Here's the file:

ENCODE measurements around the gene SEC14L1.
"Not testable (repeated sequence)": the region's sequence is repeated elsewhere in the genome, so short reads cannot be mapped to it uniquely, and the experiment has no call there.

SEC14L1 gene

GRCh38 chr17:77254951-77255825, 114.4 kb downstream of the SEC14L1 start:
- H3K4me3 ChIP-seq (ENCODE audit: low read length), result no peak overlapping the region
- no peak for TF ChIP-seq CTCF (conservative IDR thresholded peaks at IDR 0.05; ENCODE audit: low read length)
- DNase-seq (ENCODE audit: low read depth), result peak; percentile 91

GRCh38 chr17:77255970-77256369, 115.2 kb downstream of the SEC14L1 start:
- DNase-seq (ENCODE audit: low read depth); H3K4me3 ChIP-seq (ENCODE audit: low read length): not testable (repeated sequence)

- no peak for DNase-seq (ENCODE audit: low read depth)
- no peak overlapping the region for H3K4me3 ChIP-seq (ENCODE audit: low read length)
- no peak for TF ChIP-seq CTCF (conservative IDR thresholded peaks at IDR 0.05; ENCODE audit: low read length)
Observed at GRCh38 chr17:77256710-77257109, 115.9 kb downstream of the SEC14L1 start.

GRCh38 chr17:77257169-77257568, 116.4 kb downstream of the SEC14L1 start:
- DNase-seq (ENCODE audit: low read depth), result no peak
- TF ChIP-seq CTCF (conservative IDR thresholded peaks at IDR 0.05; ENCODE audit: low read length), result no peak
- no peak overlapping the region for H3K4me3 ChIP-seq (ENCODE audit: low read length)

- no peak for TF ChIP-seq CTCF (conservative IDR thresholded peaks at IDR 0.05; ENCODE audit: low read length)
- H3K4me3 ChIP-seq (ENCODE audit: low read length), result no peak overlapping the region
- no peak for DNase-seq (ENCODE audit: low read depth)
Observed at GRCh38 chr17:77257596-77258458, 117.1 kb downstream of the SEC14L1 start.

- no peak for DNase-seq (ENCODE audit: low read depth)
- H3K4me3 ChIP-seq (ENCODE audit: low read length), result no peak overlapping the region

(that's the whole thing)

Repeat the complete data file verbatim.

ENCODE measurements around the gene SEC14L1.
"Not testable (repeated sequence)": the region's sequence is repeated elsewhere in the genome, so short reads cannot be mapped to it uniquely, and the experiment has no call there.

SEC14L1 gene

GRCh38 chr17:77254951-77255825, 114.4 kb downstream of the SEC14L1 start:
- H3K4me3 ChIP-seq (ENCODE audit: low read length), result no peak overlapping the region
- no peak for TF ChIP-seq CTCF (conservative IDR thresholded peaks at IDR 0.05; ENCODE audit: low read length)
- DNase-seq (ENCODE audit: low read depth), result peak; percentile 91

GRCh38 chr17:77255970-77256369, 115.2 kb downstream of the SEC14L1 start:
- DNase-seq (ENCODE audit: low read depth); H3K4me3 ChIP-seq (ENCODE audit: low read length): not testable (repeated sequence)

- no peak for DNase-seq (ENCODE audit: low read depth)
- no peak overlapping the region for H3K4me3 ChIP-seq (ENCODE audit: low read length)
- no peak for TF ChIP-seq CTCF (conservative IDR thresholded peaks at IDR 0.05; ENCODE audit: low read length)
Observed at GRCh38 chr17:77256710-77257109, 115.9 kb downstream of the SEC14L1 start.

GRCh38 chr17:77257169-77257568, 116.4 kb downstream of the SEC14L1 start:
- DNase-seq (ENCODE audit: low read depth), result no peak
- TF ChIP-seq CTCF (conservative IDR thresholded peaks at IDR 0.05; ENCODE audit: low read length), result no peak
- no peak overlapping the region for H3K4me3 ChIP-seq (ENCODE audit: low read length)

- no peak for TF ChIP-seq CTCF (conservative IDR thresholded peaks at IDR 0.05; ENCODE audit: low read length)
- H3K4me3 ChIP-seq (ENCODE audit: low read length), result no peak overlapping the region
- no peak for DNase-seq (ENCODE audit: low read depth)
Observed at GRCh38 chr17:77257596-77258458, 117.1 kb downstream of the SEC14L1 start.

- no peak for DNase-seq (ENCODE audit: low read depth)
- H3K4me3 ChIP-seq (ENCODE audit: low read length), result no peak overlapping the region